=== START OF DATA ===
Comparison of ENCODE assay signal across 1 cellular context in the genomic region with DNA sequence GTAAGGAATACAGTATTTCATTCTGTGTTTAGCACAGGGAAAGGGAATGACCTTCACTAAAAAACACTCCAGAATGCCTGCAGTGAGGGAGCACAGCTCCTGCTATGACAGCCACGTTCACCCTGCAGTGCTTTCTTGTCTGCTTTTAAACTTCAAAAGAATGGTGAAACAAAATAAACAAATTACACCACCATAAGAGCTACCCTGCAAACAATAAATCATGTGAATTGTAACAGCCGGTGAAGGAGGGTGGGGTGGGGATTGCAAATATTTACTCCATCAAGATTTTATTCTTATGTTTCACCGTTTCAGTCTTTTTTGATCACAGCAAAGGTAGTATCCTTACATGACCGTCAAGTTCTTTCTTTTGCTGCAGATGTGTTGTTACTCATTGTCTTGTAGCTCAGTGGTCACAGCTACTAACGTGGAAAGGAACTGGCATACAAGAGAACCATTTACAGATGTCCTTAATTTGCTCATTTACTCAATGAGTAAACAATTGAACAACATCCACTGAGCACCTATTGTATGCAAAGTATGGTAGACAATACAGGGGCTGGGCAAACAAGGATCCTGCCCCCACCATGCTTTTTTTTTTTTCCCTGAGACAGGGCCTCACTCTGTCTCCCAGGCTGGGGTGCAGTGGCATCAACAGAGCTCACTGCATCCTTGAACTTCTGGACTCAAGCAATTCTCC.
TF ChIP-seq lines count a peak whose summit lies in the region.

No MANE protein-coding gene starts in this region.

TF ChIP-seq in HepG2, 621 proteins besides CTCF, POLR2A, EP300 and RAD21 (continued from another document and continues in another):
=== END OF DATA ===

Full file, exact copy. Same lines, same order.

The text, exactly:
Comparison of ENCODE assay signal across 1 cellular context in the genomic region with DNA sequence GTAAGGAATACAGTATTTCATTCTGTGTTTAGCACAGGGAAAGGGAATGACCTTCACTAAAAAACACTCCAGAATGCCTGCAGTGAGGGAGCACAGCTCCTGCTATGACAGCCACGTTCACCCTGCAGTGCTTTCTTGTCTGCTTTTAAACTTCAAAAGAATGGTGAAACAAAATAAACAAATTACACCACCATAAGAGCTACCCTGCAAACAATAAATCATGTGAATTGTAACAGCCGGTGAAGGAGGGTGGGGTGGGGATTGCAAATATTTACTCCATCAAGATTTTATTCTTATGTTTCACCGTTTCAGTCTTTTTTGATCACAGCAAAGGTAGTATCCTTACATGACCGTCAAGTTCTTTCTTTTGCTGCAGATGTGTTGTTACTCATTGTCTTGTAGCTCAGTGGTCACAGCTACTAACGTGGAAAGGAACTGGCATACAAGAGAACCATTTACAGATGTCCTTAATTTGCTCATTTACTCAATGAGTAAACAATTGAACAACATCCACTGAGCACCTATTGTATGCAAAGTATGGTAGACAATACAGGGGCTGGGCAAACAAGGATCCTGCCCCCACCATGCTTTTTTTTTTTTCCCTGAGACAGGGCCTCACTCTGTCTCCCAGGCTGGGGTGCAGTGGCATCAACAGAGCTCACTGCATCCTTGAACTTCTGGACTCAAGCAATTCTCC.
TF ChIP-seq lines count a peak whose summit lies in the region.

No MANE protein-coding gene starts in this region.

TF ChIP-seq in HepG2, 621 proteins besides CTCF, POLR2A, EP300 and RAD21 (continued from another document and continues in another):